3 October 2007


On the 19th the group returned to Stockholm for a concert at the Glenn Miller Cafe. This was the first time I’ve performed at the club in years, and it was very good to be back. Free Fall was in peak form on that night, we knew the material inside-out, and were pushing each other to really explore the edges of what the trio is all about, both on the tunes and with the improvisations. Luckily, the Swedish Radio was there to catch the performance, recording it to be broadcast later this autumn. In conjunction with all that good fortune, the audience was truly exceptional- wall to wall with all kinds of people there to listen and find out what this music is all about. Each set escalated the level of intensity, and everyone at Glenn Miller that evening shared a great and unique experience. What the radio captured by recording the music will be just half of the feeling in that room while we were playing, but for those who couldn’t be there it will be a sonic view into what really happened. As great as it is to perform for such a receptive crowd, there is a special pleasure to playing a concert when musicians you really respect are in the audience. Both Magnus and Fredrik were listening all night, their enthusiasm for the music Free Fall is dealing with and how we play was more than icing on the evening’s cake.

The next morning I got up early to take some photos along the street by Glenn Miller, some nice images to try and capture. Then to the plane with Ingebrigt and Håvard in order to fly back to Oslo to drive to a gig in the town of Bø. The landscape was of the countryside extraordinary. I wandered about after checking into the hotel to take some photographs and look at one of the most incredible skies I’ve ever seen. Afterwards, the concert turned out to be very tough. So far all the audiences had been right with us from the first note, here it was a another story, and not assisted by the fact that the club kept playing the same three song promo of a “jazz” singer over and over and over and over and over, before and after our sets- it seems they needed to keep running the recording as a way to promote her upcoming show. It may take a lifetime to get those damn songs out of my head… For me it felt like we were in the wrong place at the wrong time, but I did whatever I could to find a way to play something worthwhile while watching the indifferent faces at the table directly in front of me.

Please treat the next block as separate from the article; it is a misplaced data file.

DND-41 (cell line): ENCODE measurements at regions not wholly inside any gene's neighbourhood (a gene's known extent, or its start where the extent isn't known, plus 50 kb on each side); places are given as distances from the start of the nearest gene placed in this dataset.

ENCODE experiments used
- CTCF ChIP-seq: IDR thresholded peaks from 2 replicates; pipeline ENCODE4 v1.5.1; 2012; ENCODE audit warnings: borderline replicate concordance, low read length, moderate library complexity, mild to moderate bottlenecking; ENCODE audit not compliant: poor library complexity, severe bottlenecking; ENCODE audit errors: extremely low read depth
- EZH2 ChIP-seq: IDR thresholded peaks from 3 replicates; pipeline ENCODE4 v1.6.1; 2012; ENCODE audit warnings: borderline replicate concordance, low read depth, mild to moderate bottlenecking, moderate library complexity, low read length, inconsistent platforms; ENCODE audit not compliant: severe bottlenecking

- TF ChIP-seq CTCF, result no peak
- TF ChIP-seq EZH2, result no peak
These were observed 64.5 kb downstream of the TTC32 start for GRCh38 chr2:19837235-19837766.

After packing up and getting back, we decided to hang out in the hotel lobby while watching the academic staff, in training for the university in town, slide down a route that always ends with everybody in a conga line. While there harmonica driven festivities continued our talk ran through various fronts until the power had went out in Bø, literally. For some reason the woman at the front desk kindly hunted up some candles for us to use in our rooms. As she struggled to light them while we stood in the pitch dark hallway, the thought that this could be developing into a major fire hazard was suddenly interrupted by a professor storming out of his room in his underwear shouting at us at the top of his lungs to “SHUT THE HELL UP!” We all stood there in surprise partially illuminated by the candles as if we were in some kind of Norwegian version of a Hammer horror film, but then couldn’t help ourselves and we proceeded to laugh ridiculously, “We’re trying to get these candles lit, try and calm down.” Furious, he slammed his door in our faces in post-conga disgust. Of course, the lights came back on as soon as we opened the doors to our own rooms.

1 2 3 4